In this paper, we will focus on a theoretical study and its application to a concrete site. We will try to answer the question: How can we optimize the implementation of horizontal trackers on a solar plant?
Contributed by | Exosun
Each solar plant is sized and equipped accordingly to site and client constraints. In order to ensure an efficient implementation of the PV array, developers consider both technical and financial aspects, such as the orientation of PV modules, the ground coverage ratio and the number of auxiliary equipments or the wiring infrastructures.
In this paper, we will focus on a theoretical study and its application to a concrete site. We will try to answer the question: How can we optimize the implementation of horizontal trackers on a solar plant in order to maximize its yield and reduce the Capex?
The Ground Coverage Ratio (GCR) is the ratio between the PV modules area and the total ground area. It defines the East-West distance between the Exotrack® HZ tracker tables.
All these tables are generally designed for a North-South direction implementation, in which case the orientation parameter value is 0°.
We chose to focus our attention on a site located in the South East of France, near Marseille (Global Horizontal Irradiance: 1577 kWh/m²), to study the influence of the GCR and orientation parameters on the specific production.
We can observe that the yield decreases linearly while the GCR is increasing, whatever the orientation. Between 33% and 50% GCR, the yield gap reaches 86 kWh/kWp, which represents a drop of 5.5%. The orientation parameter has less influence on the specific production; between 0° and 10°, the yield difference is about -0.3% and from 0° to 30° the difference reaches -3.1%.
Through this theoretical study, we can point out that:
- The GCR is more influent on the yield than the tables’ orientation.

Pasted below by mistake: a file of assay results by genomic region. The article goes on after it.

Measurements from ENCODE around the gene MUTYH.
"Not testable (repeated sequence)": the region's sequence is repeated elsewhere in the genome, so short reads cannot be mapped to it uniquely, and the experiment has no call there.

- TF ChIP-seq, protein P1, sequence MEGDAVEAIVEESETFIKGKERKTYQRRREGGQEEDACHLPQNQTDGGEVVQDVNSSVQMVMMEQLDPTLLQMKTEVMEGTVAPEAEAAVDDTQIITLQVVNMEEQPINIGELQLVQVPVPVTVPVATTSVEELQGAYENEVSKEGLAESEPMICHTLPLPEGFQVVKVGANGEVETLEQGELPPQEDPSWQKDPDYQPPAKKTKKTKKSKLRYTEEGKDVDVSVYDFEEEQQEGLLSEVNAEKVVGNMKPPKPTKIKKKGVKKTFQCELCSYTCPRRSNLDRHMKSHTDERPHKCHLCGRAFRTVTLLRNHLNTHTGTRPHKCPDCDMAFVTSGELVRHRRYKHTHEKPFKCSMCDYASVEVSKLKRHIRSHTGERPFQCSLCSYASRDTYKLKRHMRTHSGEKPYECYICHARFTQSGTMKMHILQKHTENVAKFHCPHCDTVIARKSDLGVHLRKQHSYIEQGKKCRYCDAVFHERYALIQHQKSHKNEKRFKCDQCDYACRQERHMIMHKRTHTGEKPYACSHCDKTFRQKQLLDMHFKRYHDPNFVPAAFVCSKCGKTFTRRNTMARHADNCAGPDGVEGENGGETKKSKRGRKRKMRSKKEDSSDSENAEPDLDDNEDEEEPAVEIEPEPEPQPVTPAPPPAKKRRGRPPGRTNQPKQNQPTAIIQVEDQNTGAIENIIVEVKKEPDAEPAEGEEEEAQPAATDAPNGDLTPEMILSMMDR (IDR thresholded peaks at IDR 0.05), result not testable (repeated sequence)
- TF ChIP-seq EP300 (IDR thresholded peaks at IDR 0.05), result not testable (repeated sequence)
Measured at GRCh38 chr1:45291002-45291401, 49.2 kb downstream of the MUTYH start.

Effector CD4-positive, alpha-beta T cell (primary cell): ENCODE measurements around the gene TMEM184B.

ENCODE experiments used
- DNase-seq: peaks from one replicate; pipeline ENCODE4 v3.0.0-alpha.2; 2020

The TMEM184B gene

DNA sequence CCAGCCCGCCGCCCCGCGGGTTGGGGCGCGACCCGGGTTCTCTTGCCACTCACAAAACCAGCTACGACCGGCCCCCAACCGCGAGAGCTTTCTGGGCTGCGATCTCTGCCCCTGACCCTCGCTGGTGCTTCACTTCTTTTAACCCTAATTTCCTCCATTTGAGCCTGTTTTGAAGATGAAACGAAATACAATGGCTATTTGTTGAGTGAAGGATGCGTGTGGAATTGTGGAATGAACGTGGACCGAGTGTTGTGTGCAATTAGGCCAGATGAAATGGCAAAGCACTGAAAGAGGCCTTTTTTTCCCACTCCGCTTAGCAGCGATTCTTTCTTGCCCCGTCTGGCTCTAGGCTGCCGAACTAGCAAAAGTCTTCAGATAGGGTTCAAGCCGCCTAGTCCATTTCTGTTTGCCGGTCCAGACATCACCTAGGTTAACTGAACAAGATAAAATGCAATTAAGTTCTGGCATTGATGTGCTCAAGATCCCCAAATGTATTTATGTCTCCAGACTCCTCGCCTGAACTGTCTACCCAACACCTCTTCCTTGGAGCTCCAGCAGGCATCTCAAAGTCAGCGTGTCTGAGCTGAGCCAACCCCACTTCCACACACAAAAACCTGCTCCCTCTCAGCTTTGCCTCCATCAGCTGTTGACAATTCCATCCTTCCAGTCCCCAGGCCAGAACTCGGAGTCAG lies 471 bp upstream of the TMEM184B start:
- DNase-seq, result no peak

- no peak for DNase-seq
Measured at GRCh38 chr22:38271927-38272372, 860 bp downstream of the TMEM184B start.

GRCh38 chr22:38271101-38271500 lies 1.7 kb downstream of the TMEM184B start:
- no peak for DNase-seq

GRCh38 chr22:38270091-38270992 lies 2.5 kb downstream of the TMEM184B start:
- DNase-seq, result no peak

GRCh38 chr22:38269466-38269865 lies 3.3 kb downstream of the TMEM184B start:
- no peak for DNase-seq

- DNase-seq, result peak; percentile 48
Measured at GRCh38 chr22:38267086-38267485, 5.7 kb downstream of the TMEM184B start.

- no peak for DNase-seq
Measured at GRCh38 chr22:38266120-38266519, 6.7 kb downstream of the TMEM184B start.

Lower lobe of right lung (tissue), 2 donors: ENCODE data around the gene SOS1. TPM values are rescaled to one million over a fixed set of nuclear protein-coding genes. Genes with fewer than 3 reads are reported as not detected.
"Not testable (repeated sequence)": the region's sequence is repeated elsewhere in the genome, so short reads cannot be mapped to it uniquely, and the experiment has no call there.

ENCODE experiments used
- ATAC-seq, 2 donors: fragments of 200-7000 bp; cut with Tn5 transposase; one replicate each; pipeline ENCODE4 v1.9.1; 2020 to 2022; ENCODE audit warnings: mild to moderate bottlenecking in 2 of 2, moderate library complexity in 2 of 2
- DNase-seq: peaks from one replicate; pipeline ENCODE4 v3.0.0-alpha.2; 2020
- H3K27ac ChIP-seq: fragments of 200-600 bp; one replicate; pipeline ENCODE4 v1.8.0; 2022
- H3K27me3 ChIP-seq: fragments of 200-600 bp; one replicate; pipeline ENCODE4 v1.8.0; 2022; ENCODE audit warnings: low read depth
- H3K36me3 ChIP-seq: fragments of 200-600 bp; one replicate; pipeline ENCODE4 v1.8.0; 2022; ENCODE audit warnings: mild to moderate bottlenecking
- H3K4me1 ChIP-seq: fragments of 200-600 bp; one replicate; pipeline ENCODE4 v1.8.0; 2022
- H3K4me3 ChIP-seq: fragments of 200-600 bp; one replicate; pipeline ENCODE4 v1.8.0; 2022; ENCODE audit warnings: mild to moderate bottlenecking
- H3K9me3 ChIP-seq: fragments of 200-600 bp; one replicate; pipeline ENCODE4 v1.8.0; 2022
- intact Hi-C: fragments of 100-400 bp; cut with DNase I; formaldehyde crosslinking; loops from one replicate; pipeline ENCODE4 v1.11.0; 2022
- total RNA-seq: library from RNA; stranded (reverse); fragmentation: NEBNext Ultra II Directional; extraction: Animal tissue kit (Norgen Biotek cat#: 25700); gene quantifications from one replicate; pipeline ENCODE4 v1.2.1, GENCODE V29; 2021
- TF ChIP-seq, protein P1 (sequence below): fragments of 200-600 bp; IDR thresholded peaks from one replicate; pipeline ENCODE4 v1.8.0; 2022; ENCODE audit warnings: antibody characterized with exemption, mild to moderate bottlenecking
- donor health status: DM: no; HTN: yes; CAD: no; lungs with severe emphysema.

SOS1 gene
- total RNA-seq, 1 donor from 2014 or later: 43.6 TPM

- Tables can be slightly rotated from South to decrease the GCR and improve the implementation.
Two different schemes of implementation have been compared on an actual case near Kenitra in Morocco. The first configuration is composed of 13 trackers on a North-South axis (Orientation 0°), and the second one is composed of 12 trackers on a South to East axis with a 25° orientation. In both cases, the GCR and the total DC power of the PV plant (2 MW) are the same.
This region receives an immense amount of solar energy which reduces the influence of the orientation parameter. The yield gap between the two implementations is only 10 kWh/kWp (around 0.6 %). This small loss can be greatly compensated by lower infrastructure work, auxiliary equipments and O&M costs.
Infrastructure & Equipment Comparison
With the 25° configuration, the trench constructions are considerably easier, since all the drive motors of the trackers are located on the same virtual line. In comparison to the 0° configuration, the trench is 50 meters shorter and only 6 drive motors are needed against 7 for the other implementation. Moreover, the 25° configuration requires 24 junction boxes, used to connect DC wires to the delivery substation, against 25 for the other implementation.
Other parameters like the number of auxiliary equipment or the infrastructure works for example, influence the global cost. We must therefore compare the results of all possible strategies on the system’s lifetime.
This actual case analysis shows that:
- According to financial data, maximizing the yield isn’t the only criteria for optimization.
- Rotating tables from the South slightly decreases the yield, yet significantly improves the implementation of all the wiring infrastructures.
- Sometimes, changing the orientation leads to the best scheme of implementation.
- Exotrack® HZ horizontal single-axis trackers are easily adaptable to several field orientations.
As a leading solar engineering company, Exosun designs, develops and supplies a range of patented solar tracking systems for ground mounted utility-scale PV plants delivered with a full range of product associated engineering support services. In parallel, Exosun is highly involved in the R&D of future solar technologies.
The content & opinions in this article are the author’s and do not necessarily represent the views of AltEnergyMag
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